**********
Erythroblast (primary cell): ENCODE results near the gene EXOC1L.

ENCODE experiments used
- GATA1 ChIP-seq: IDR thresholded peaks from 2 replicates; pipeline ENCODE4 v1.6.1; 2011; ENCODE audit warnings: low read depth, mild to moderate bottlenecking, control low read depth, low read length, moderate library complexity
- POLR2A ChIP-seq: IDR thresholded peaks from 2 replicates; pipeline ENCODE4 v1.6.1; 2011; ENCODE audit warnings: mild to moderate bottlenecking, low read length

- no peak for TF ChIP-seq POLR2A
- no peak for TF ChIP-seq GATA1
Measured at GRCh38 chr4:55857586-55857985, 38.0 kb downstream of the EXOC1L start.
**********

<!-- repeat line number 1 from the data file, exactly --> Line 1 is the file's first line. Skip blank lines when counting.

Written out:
Erythroblast (primary cell): ENCODE results near the gene EXOC1L.